The real heroes of the near-drowning episode reported in the Hood River News on July 23 are Hood River resident Chris Smith, another local just out to cool off on the sandbar with his family, and the woman who recognized that the swimmer was in trouble. She pointed out the situation to Chris, who jumped in and dragged the man in trouble back to safety.
It was a sobering experience for everyone because the danger in those conditions was just not that obvious at first glance.
Louise Wilson Noyes
I just looked at the new Oregon state official map. The lettering is larger but the number of towns have been cut by over half. Maybe Oregon as a state is not growing — like Kansas.
I was shocked and dismayed to read your article about Luhr Jensen jobs being cut in Hood River. I’m not sure how L-J compares to other employers in the Hood River area but they have to be one of the larger family-wage employers.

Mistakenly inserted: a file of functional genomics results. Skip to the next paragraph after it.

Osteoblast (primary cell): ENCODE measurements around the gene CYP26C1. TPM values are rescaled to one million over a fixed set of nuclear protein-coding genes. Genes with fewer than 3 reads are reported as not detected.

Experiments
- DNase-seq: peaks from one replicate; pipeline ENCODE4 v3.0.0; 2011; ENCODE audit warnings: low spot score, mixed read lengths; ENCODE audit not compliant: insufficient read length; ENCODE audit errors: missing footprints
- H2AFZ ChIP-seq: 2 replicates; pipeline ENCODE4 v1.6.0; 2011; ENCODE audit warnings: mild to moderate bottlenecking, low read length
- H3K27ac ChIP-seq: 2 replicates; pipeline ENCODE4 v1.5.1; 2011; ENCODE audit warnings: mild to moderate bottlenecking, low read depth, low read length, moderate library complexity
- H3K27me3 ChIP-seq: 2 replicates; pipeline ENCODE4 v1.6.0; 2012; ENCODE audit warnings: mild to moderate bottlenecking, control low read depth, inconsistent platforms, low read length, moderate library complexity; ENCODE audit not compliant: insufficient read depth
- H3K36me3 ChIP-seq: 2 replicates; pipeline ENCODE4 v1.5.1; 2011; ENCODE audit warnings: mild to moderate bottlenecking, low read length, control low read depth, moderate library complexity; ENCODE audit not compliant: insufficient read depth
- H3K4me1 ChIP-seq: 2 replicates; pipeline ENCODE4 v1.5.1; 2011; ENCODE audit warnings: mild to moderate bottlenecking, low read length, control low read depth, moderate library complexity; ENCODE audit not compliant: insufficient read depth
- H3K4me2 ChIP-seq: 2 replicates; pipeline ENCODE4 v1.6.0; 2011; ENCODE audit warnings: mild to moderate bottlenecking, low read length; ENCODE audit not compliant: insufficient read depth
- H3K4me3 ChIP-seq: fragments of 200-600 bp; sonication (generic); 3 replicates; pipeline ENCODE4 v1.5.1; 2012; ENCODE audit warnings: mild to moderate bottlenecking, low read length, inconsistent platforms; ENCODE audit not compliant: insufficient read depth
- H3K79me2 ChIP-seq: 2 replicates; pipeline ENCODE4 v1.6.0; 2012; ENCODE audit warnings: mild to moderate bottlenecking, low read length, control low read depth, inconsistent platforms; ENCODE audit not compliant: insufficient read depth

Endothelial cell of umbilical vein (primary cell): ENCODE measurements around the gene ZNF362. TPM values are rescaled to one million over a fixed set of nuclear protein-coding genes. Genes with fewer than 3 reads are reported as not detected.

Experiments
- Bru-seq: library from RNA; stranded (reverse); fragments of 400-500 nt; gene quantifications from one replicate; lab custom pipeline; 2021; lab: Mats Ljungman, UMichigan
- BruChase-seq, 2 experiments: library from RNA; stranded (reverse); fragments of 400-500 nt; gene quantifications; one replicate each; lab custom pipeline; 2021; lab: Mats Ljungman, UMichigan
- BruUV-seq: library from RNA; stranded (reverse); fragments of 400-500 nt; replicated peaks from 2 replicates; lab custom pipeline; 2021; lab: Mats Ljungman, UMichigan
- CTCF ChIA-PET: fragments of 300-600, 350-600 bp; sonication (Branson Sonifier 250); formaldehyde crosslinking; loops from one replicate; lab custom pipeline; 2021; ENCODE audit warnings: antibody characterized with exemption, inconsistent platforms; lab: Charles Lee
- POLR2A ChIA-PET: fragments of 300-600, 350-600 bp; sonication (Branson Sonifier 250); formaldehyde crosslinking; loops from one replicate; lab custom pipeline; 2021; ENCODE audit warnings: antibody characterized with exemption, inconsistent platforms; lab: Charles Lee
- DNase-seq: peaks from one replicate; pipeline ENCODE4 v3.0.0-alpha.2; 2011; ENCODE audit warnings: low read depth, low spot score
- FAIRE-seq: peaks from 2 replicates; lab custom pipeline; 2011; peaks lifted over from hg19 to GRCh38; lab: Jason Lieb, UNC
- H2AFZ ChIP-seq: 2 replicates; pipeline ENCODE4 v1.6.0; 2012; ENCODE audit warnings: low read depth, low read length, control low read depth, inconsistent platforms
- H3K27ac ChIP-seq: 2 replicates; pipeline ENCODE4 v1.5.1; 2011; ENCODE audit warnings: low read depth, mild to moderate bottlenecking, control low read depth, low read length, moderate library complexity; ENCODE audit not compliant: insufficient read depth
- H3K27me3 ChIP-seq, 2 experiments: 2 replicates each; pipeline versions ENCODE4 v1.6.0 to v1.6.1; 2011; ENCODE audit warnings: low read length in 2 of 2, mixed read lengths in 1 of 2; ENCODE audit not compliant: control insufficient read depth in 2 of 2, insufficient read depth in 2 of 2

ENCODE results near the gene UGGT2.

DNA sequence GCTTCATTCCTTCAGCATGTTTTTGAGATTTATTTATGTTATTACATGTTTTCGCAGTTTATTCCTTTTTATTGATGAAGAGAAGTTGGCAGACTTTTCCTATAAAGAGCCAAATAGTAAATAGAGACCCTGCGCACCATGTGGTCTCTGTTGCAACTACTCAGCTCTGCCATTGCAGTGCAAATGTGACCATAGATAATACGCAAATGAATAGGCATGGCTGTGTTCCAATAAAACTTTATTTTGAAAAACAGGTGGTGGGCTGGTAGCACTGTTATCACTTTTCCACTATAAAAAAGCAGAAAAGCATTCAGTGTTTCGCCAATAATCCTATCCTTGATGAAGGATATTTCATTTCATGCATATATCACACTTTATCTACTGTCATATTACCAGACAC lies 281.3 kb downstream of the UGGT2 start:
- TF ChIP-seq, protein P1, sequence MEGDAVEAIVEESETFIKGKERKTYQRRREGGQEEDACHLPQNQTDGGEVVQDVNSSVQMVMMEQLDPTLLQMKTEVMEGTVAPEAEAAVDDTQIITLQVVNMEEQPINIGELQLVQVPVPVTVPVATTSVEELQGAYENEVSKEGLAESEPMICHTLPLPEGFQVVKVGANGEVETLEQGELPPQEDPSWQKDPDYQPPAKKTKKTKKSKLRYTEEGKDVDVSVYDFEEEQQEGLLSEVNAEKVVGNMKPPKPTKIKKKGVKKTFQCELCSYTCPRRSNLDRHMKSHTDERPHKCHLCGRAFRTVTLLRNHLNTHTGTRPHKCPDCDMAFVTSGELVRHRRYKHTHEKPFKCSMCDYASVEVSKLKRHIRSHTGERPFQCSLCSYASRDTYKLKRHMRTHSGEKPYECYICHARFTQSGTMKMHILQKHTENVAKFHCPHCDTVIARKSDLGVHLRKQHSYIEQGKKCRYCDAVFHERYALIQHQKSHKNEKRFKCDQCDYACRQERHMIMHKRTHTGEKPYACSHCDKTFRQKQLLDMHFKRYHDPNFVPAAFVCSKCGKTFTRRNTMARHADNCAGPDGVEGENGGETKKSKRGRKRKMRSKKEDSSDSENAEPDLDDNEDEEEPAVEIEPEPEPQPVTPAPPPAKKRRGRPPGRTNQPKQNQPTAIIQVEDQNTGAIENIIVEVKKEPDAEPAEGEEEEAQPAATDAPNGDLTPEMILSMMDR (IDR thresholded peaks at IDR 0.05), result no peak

There are too few higher wage jobs in the area and having any of those jobs sourced out to China is a crime. Any Luhr Jensen presence that remains in Hood River will be a sorry reminder of lost faith in American Jobs.
Wants CGCC details
I am not a resident of Oregon, but we subscribe to your paper.
I was uncomfortable with the story (in the July 23 edition) about Columbia Gorge Community College’s purchase of property in Hood River. From my perspective, this story was incomplete and lacked needed detail.
My feelings are compounded by the fact that one of the board members stated the purchase was “poor judgment.” What were the reasons behind her statement? Why was the final sale price up substantially from the initial price?
Was this due to the noted boundary adjustments? Who was or is the seller? Given that the property changed hands just two weeks before, this should have been noted.
Steven G. Berntsen